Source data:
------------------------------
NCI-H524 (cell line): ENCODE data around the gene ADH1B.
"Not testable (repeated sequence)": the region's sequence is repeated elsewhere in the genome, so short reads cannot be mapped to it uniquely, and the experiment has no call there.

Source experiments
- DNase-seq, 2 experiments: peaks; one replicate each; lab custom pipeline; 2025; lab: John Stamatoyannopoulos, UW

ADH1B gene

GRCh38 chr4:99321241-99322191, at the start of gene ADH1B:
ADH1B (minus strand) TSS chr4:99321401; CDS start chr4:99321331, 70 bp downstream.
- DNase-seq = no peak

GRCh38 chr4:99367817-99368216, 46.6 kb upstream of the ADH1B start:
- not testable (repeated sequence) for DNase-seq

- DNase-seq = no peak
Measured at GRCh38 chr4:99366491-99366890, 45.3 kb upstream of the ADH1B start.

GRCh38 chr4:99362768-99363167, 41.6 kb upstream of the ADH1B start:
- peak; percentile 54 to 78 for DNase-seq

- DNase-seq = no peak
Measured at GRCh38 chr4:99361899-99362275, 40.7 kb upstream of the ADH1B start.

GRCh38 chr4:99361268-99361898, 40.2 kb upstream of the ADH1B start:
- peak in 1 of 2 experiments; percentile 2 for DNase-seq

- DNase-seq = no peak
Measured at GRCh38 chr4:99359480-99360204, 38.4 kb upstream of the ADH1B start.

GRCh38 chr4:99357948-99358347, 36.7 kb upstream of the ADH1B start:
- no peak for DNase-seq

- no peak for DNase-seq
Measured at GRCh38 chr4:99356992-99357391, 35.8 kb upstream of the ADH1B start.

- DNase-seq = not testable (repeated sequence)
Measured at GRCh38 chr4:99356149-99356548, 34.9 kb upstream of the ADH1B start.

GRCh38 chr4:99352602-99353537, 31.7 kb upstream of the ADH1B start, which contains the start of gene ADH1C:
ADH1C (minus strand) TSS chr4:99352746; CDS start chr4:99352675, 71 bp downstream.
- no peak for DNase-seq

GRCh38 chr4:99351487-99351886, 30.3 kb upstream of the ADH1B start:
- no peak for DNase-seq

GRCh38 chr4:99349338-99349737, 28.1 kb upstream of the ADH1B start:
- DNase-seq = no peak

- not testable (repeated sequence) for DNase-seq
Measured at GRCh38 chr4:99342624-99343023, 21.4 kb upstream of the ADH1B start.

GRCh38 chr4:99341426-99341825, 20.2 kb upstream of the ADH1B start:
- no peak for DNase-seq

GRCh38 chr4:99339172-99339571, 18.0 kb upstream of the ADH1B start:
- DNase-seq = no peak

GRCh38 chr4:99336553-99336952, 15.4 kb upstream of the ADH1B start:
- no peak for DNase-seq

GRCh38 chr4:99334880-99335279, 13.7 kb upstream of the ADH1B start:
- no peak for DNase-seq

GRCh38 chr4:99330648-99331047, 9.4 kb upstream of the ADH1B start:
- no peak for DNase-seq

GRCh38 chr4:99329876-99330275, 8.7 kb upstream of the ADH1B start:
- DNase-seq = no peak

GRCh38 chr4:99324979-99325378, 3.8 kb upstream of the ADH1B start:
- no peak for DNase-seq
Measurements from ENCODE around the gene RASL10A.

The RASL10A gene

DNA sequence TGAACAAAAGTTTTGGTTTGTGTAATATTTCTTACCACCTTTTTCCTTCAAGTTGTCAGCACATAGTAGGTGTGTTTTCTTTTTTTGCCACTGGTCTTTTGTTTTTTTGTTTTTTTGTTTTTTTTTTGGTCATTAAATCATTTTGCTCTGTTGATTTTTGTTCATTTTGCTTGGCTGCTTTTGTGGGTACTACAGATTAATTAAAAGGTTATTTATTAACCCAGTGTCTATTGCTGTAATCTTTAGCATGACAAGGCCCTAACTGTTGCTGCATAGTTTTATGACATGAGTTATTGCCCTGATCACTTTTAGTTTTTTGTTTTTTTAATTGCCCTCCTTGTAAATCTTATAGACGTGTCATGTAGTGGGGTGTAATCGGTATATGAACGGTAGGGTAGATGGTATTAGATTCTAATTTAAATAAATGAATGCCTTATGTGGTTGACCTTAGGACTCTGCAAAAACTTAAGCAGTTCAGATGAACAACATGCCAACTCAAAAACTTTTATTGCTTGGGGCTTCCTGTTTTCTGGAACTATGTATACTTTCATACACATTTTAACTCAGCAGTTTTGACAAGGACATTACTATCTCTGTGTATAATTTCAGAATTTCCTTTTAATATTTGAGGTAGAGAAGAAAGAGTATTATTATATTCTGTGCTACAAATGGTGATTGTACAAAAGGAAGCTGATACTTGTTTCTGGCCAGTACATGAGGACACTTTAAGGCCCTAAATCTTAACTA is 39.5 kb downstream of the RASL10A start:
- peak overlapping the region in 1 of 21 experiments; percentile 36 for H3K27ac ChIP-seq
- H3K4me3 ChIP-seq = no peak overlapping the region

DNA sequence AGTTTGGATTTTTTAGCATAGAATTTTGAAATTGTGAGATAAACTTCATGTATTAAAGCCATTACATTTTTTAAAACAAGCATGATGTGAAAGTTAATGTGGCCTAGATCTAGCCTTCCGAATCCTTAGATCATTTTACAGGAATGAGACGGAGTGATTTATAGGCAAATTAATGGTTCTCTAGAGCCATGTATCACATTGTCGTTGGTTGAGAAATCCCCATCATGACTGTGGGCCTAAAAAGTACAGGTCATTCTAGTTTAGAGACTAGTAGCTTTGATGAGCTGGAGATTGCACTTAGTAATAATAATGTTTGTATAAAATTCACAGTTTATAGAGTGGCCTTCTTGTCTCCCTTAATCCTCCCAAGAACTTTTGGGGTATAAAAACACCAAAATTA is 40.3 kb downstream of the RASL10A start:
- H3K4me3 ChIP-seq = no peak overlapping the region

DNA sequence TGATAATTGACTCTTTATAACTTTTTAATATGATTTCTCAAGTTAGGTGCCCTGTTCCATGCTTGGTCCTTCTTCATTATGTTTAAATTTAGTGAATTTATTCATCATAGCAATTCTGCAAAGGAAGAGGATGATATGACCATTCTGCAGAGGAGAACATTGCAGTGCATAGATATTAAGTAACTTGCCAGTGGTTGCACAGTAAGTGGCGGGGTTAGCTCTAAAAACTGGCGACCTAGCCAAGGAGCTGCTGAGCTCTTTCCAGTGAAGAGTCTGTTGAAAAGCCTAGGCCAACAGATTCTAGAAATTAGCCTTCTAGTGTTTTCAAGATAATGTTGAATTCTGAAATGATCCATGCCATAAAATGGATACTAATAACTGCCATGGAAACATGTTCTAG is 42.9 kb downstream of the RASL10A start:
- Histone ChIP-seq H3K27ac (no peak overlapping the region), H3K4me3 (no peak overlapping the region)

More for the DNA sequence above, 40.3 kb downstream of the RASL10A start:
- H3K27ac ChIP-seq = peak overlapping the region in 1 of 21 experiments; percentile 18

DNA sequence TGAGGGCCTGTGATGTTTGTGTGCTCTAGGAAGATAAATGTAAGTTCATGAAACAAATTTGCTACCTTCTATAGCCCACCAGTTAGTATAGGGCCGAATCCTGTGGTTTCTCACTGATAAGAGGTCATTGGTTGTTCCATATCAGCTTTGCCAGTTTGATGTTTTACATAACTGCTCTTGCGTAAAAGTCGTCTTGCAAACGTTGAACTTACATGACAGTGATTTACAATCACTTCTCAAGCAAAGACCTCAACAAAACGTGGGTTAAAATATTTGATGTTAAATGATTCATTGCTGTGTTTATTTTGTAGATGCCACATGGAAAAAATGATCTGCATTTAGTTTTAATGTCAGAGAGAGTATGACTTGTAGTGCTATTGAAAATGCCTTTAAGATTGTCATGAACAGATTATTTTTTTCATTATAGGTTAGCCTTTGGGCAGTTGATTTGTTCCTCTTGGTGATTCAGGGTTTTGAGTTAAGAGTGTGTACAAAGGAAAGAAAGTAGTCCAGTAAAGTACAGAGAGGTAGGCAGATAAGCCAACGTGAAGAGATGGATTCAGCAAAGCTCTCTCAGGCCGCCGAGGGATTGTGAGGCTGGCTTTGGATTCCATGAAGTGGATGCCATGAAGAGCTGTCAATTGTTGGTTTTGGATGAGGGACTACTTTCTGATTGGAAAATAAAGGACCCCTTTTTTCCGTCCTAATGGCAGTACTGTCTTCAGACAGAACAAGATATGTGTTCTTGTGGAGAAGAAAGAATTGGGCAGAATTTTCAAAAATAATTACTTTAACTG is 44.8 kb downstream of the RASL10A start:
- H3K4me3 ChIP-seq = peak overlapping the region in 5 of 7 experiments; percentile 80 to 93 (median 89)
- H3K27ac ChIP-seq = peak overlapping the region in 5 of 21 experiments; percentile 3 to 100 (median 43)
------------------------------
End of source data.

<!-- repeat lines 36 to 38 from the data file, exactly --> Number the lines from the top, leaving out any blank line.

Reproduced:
GRCh38 chr4:99341426-99341825, 20.2 kb upstream of the ADH1B start:
- no peak for DNase-seq

GRCh38 chr4:99339172-99339571, 18.0 kb upstream of the ADH1B start: